While enemies are definitely dangerous, chances are, you’ll find the numerous traps and triggers far more challenging and deadly. One trap are the triggered spikes that appear once you approach them. You can sneak through them, but falling onto them can mean certain doom to your run. In addition are loose tiles. The good news is that if you jump up and down, you can see them wiggle a little. So, at the very least, it’s possible to spot them. There are also numerous switches throughout the dungeon. Some switches appear to do nothing. Others open the numerous portcullis gates found throughout the dungeon. Often, the portcullis will open, but only for a limited amount of time before they gradually close back down again. Sometimes, these timed switches can be kept down by dropping a large tile onto it, but this doesn’t occur too often. Fallen enemies can also hold down these switches. Switches simply look like slightly raised tiles in the floor and you simply step on them to activate. Pits can also cause problems for dungeon dwellers both you and foe. Some of them are long drops that cause damage. Other times, they span multiple screens and kill you. Still, if you manage to make it all the way to the end of the level, your mission is to find the switch that opens the door which permits you to run up the stairs and challenge the next level.

One thing that is great about this game is that there is actually a lot of variety found in this game. A part of me was worried it was going to be a game that repetitively gets you to step on switches, open doors, fight an evil henchmen, activate a switch to trigger the exit and tackle the next level repeatedly. In spite of the seemingly simplistic layout, there was a lot of variety that kept things interesting. The only thing that was really repetitive may be the textures (there seems to be only two sets), but because of the layout, this isn’t that noticeable.

My big criticism for this game is that the controls can be, at times, rather laggy. I’ve run into this numerous times where I push up right before a jump only to have the hero simply run blindly towards the bit, run off, and die on impact below. There were other times where I would hold shift and think I’m positioning to climb down only to simply walk off the ledge and hurt myself on the bottom. The game is challenging, but half of it was because of finicky controls.

Another thing about this game is the fact that the shift button was used as a main action button. Unfortunately, if you run this through DOS box on Windows, you run the risk of triggering a Sticky Keys window while battling an enemy. This, in my opinion, is to no fault of the game as this version was designed for DOS and not Windows. A workaround is to also hold down the Control key. Since you are simply using left and right as well as shift, nothing is triggered because of this and it stops the Stick Keys feature from triggering in the process. Since Control tends to be close to the shift key, I found this to be the most comfortable workaround.

This game, though, definitely has its own charm. Even though the difficulty is seemingly set too high, it’s designed in such a way that you can learn from your mistakes and quickly figure out a way of overcoming that next obstacle. Because of this constant sense of progress, you always want to keep trying to see how much farther you can get. For a game that is heavy on a puzzle element, this is actually quite impressive given that a number of games like Shadowgate 64 and Adventures of Lolo eventually stop you dead in your tracks with a puzzle that you can seemingly not solve. That element definitely gets a thumbs up from me.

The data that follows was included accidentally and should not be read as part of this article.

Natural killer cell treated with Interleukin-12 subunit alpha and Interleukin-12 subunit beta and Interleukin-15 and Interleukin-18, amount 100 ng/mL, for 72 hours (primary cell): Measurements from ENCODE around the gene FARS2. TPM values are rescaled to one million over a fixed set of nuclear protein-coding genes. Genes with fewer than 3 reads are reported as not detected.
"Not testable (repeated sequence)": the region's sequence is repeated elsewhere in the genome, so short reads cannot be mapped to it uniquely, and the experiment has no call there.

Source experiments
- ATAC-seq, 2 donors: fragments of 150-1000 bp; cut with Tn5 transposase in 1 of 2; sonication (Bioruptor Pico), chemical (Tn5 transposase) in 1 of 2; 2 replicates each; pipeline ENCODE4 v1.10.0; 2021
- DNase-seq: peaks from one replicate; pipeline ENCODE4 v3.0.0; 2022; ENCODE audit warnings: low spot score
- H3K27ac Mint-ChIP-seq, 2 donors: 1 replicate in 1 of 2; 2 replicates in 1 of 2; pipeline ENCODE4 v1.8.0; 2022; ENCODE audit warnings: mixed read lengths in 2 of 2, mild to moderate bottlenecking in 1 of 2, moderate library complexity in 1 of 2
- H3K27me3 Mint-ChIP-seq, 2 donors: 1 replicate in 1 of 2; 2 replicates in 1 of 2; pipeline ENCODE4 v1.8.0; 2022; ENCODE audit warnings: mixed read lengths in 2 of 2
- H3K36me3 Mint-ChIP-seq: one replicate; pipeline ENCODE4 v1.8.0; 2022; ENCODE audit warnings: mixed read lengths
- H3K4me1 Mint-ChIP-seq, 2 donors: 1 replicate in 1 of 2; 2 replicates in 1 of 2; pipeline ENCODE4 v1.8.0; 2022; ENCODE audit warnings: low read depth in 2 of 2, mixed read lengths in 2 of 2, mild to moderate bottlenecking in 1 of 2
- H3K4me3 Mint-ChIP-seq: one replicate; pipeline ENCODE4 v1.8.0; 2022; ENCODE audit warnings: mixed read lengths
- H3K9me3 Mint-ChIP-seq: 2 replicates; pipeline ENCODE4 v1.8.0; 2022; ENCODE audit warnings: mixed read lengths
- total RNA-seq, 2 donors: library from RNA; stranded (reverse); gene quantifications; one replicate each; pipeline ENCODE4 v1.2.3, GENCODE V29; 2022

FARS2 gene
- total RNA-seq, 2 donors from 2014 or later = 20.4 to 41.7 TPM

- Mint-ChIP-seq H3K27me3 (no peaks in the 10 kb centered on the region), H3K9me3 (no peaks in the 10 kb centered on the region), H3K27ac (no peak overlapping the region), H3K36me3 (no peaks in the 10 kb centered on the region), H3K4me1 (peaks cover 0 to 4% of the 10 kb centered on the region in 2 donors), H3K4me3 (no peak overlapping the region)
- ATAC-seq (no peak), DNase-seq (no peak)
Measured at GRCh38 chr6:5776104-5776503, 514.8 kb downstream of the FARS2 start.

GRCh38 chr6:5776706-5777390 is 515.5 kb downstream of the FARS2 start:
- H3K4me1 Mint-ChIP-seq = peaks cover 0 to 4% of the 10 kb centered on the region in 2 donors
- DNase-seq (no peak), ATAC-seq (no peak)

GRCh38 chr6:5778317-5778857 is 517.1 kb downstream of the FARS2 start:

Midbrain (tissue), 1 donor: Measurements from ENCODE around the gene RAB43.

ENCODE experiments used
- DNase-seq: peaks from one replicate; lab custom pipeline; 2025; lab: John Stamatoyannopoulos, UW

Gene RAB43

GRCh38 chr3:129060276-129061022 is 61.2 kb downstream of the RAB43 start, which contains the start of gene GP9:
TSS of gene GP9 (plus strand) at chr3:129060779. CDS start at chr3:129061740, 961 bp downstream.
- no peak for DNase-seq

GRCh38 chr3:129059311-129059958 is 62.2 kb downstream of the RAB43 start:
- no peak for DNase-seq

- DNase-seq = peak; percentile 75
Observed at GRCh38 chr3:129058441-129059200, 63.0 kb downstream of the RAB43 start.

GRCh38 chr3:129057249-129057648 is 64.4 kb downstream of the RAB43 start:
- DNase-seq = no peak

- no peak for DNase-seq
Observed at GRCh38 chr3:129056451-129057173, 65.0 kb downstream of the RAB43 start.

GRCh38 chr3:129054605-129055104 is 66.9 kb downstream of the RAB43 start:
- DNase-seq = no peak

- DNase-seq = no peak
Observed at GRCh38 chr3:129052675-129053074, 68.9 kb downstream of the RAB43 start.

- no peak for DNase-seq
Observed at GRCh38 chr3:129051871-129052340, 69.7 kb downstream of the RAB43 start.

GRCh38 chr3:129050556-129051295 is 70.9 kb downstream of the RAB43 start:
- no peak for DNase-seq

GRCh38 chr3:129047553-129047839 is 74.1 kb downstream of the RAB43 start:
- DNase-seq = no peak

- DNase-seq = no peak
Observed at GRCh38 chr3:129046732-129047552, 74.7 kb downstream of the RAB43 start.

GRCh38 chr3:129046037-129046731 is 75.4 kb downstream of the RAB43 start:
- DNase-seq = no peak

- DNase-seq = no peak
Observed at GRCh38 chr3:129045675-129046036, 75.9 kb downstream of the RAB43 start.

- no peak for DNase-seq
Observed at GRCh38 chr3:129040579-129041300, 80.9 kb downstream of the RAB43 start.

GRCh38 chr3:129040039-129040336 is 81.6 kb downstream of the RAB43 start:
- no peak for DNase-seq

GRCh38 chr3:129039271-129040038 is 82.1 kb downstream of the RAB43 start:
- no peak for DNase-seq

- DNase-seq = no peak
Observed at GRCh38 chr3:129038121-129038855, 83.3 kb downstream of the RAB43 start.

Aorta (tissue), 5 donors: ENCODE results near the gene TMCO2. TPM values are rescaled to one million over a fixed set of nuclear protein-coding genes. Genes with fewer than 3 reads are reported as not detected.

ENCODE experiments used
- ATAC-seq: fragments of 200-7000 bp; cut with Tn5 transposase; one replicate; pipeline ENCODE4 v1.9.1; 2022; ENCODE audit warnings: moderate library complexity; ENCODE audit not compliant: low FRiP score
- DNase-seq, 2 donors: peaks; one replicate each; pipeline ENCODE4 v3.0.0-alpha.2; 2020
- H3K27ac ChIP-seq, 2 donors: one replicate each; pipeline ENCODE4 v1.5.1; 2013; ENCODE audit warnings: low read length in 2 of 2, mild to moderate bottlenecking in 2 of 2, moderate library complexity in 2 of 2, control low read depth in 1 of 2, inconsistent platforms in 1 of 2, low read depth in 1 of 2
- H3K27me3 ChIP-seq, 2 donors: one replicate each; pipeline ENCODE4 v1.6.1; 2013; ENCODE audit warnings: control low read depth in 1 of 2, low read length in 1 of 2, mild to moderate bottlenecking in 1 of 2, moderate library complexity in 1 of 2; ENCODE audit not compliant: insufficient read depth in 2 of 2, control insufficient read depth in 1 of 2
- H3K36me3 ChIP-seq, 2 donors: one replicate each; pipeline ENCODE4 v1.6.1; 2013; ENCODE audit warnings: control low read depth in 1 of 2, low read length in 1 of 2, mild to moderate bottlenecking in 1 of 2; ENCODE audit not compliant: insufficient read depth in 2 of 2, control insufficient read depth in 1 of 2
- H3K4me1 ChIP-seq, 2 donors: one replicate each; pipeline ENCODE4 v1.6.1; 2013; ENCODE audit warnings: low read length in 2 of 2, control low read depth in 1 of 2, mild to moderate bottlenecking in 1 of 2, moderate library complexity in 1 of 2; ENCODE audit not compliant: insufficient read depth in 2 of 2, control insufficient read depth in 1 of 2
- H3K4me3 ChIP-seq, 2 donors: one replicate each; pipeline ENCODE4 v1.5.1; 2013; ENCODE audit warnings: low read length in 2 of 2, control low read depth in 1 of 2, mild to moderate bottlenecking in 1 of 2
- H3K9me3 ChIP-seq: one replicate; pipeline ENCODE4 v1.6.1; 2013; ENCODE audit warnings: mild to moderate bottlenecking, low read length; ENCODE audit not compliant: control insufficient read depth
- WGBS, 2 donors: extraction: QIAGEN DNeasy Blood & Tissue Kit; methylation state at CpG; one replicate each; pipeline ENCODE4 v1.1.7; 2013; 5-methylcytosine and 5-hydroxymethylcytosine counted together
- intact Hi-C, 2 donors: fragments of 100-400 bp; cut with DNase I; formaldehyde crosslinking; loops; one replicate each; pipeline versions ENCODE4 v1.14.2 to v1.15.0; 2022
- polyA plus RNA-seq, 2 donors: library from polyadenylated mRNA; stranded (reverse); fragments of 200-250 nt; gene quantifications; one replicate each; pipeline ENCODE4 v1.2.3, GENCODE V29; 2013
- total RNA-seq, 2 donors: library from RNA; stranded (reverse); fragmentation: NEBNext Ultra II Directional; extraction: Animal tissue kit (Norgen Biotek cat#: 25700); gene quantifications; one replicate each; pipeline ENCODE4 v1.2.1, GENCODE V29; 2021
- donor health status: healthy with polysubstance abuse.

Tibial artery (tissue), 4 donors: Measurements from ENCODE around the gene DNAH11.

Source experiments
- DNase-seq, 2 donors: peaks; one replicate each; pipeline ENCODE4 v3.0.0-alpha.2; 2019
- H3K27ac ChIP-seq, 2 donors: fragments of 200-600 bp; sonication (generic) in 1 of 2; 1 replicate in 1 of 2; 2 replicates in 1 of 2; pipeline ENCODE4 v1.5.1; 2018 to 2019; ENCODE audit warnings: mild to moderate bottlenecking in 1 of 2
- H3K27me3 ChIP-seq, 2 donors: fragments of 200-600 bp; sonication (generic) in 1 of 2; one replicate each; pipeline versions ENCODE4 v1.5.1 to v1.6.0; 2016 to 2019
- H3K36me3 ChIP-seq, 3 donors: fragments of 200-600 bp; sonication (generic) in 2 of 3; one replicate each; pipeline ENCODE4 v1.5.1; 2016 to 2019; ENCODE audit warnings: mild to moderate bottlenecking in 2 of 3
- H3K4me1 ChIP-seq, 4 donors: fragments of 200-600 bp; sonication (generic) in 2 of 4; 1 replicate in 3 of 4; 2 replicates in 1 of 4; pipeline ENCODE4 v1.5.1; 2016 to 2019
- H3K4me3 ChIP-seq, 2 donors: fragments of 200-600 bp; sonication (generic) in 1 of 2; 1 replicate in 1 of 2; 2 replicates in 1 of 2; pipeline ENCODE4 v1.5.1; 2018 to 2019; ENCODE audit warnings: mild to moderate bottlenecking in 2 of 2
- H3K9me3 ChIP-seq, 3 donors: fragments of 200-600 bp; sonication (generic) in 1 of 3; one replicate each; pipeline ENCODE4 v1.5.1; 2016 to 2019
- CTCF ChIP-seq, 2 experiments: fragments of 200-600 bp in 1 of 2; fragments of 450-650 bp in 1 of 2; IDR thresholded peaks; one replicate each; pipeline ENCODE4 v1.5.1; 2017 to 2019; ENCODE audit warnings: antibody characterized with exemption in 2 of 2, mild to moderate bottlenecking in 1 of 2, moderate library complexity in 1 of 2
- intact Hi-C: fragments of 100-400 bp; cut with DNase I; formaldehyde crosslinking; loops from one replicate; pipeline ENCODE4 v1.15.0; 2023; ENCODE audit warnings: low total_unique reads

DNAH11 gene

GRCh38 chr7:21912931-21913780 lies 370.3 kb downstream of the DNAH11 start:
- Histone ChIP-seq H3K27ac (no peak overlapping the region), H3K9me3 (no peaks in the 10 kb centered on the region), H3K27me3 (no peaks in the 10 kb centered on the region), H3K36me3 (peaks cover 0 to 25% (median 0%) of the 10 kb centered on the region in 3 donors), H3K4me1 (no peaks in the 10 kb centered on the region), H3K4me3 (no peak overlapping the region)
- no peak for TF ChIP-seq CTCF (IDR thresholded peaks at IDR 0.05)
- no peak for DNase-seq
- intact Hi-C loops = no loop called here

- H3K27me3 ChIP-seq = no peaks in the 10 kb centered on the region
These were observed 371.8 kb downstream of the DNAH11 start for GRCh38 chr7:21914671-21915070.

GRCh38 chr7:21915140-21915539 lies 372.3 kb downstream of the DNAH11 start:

Graphically, there aren’t that many games that matches the overall graphics quality. Games like Super Mario Bro’s 3, Mega Man 2, and Captain Skyhawk may have graphics equal to or better than this game, but there were no shortage of games that don’t stack up to this game at the time too. The realistic character animations rightfully garners the praise in terms of quality. The torches and overall scenery were pretty good too. In fact, some of the architecture in the game looks like architecture from the Persian empire. So, even though there was seemingly only two scenery sets, I would say it was pretty good overall anyway in spite of the occasional animation skips.

The audio was pretty good. My only criticism was that the higher pitches sounds in some of the music were a bit much, but it was otherwise not bad. The sound effects were very good overall and definitely gives off that ancient middle east feel.

Overall, this is a very solid game. It may have a bit of a learning curve with some of its controls, the difficulty may be a bit much, and the controls may be a bit laggy at times, but it’s still a pretty good game. You can predict a good portion of the lag and adjust your gameplay accordingly (like pressing up a little sooner to make the jump). The variety found in this game is quite impressive. The animation and overall graphics, though not perfect, is quite good. The audio was pretty good, though the higher pitched sounds may be a bit much in the intro music. A game definitely worth playing.

Special thanks to Signa and Rich for recommending this game!

Furthest point in game: Died fighting the last enemy on level 5.

General gameplay: 20/25
Replay value: 9/10
Graphics: 8/10
Audio: 4/5

Overall rating: 82%

Drew Wilson on Twitter: @icecube85 and Google+.

1 Trackback or Pingback

Leave a Reply

This site uses Akismet to reduce spam. Learn how your comment data is processed.

%d bloggers like this: